(CONSTANT TORQUE RECEPROCATING IC ENGINE) In all IC engines built so far, the reciprocating motion of the connecting rod is converted in to rotary motion for wheel through crankshaft. This was most appropriate technology when the engine was invented. However, with continuously rising fuel prices around the world, many attempts are being made for improving engine efficiency. I have studied existing technology in detail & have found out following disadvantages with existing system. DISADVANTAGES IN EXISTING SYSTEM 1. The torque generated is always in a sine wave form. 2. Although, fuel combustion exerts tremendous force on piston from TDC to BDC (can be considered constant for any particular power stroke); all of it is never converted in to desired torque. When piston is near TDC or BDC, the force is wasted in compressing / stretching crankshaft radial arms towards / away from crankshaft bearings. Due to this repetitive cyclic force, crankcase is required to be designed adequately strong & robust for bearing non converted force from Pistons. 3. Due to sine wave nature of torque conversion, maximum torque is available ONLY AT CRANKSHAFT ROTATION AT MULTIPLES OF 90 deg. For all other times, the torque available is LESS THAN MAXIMUM POSSIBLE. 4. For a 4 cylinder engine with cranks placed at 90 deg apart & firing order 1,3,2,4; cylinder 1 (say) has power stroke from 0 deg to 180 deg of crankshaft rotation; then other cylinders will fire as under • Cylinder 1: 0 deg to 180 deg. • Cylinder 3: 180 deg to 360 deg. • Cylinder 2: 270 deg to 450 deg. • Cylinder 4: 450 deg to 630 deg. For cylinder 1, next power stroke starts at 720 deg only & hence it can be seen that from 630 deg to 720 deg, there is no power available in any of the cylinders. Engine has to cross this zone only by means of inertia of the over all system. Considering all these disadvantages, I have developed a new concept in IC Engine, which WILL NOT HAVE ANY OF ABOVE DISADVANTAGES. I have named it TEJJ IC ENGINE having following advantages: ADVANTAGES OF TEJJ IC ENGINE 1. This Engine WILL PRODUCE CONSTANT TORQUE OVER ALL POSITIONS OF CRANKSHAFT ROTATION. Torque wave will be a rectangular one. 2. The torque will be comparable to that of ELECTRIC MOTOR. 3. As no force from piston will be wasted in exerting undue force on crankshaft bearings, crankcase design can be made relatively lighter. 4. Torque available will be EQUAL TO MAXIMUM POSSIBLE TORQUE of existing sine wave torque at 90 deg multiples. 5. This engine can be easily made in existing plants since It is only addition / modification of components & rearrangement of existing engine using ALREADY PROVEN COMPONENTS ELSE WHERE. 6. No new technology yet to be tasted is used for this invention. 7. Work done PER POWER STROKE of ENGINE WILL BE ALMOST 55% HIGHER THAN THAT IN AN EXISTING SINE WAVE IC ENGINE. 8. This will lead to TREMENDOUS INCREASE OF ENGINE EFFICIENCY / MILAGE FROM VEHICLE. 9. This Engine can be used for all IC engine applications as at present. 10. Due to lower forces involved vibrations & sound from engine will be minimised. Above information along with graphical comparison of torque waves is available at http://www.scribd.com/doc/49011286/TEJJ-IC-ENGINE-Constant-Torque-IC-Engine.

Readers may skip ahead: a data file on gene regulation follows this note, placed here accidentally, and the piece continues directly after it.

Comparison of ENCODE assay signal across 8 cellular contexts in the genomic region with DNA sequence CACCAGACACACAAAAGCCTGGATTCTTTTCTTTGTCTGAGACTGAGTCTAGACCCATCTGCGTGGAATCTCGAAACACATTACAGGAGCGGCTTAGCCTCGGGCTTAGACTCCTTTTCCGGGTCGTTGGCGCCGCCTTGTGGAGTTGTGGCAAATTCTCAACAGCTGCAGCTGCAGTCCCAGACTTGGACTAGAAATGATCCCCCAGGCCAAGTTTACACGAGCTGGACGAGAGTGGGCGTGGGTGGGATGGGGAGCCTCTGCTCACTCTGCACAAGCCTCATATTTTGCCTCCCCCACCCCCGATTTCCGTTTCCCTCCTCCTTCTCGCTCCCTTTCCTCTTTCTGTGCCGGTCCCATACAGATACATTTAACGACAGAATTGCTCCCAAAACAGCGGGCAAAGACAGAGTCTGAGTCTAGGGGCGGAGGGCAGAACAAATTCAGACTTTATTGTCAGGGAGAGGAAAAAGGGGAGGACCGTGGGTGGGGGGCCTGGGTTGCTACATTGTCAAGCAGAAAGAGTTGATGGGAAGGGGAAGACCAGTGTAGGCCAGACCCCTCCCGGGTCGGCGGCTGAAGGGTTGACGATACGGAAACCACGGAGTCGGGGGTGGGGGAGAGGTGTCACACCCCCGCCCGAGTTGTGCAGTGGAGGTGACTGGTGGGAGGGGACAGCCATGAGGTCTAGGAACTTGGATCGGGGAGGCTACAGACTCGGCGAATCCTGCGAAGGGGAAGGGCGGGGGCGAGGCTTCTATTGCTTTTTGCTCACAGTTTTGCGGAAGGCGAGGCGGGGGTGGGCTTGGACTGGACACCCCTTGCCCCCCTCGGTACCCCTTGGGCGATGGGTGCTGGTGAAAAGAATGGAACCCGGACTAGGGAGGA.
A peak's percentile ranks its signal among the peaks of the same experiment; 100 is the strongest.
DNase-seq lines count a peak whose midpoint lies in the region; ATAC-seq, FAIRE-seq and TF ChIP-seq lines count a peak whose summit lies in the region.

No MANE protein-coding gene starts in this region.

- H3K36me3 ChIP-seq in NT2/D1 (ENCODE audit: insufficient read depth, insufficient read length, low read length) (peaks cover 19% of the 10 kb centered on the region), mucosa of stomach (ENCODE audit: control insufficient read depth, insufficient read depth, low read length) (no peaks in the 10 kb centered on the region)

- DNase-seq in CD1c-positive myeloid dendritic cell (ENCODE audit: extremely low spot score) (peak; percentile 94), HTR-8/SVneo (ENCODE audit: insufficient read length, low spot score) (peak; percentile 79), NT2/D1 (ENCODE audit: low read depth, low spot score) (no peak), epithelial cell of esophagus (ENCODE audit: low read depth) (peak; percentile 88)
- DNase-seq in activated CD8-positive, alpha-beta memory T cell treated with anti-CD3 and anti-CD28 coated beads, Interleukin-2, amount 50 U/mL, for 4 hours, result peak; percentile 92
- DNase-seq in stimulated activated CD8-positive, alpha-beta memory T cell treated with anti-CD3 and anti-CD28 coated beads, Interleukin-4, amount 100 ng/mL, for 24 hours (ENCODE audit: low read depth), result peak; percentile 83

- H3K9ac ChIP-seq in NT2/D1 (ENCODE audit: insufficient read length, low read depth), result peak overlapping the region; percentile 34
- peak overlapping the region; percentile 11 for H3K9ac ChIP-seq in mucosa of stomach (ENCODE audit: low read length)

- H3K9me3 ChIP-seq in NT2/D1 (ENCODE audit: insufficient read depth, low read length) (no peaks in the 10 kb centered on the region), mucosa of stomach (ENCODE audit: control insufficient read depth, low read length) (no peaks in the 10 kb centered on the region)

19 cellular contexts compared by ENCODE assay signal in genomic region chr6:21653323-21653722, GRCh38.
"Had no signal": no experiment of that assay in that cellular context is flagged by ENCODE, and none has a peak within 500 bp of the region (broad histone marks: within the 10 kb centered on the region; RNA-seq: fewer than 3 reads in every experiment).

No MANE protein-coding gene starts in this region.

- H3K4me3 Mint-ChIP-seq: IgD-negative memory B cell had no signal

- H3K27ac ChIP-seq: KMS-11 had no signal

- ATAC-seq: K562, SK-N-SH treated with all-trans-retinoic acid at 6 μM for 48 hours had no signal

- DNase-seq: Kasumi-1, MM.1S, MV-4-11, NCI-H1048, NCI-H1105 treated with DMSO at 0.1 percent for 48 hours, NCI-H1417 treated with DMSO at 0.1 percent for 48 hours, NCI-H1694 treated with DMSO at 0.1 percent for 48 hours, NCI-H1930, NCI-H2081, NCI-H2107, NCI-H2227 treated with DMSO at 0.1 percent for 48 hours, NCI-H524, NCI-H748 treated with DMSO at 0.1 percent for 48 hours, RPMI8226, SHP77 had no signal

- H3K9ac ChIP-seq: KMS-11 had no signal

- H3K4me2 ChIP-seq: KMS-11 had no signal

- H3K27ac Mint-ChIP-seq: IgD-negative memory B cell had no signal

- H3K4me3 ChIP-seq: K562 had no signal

• 1 Month Ago
      Eh, what's the point? While aluminum is readily available, it takes a ton of electricity to create, as does the acid. All for a potentially explosive (hydrogen) fuel source, along with the dangers of caustic acid. I'll stick with gasoline, and its current infrastructure.
      • 1 Month Ago
      What a stupid darn comment system! It is agony getting it working in Firefox!
      Arun Murali
      • 1 Month Ago
      Cool for an RC project. Though it needs a bit of strengtheners. If they make 60 hp car with this, it will literally eat itself to drive.
      • 1 Month Ago
      Cool little thing :)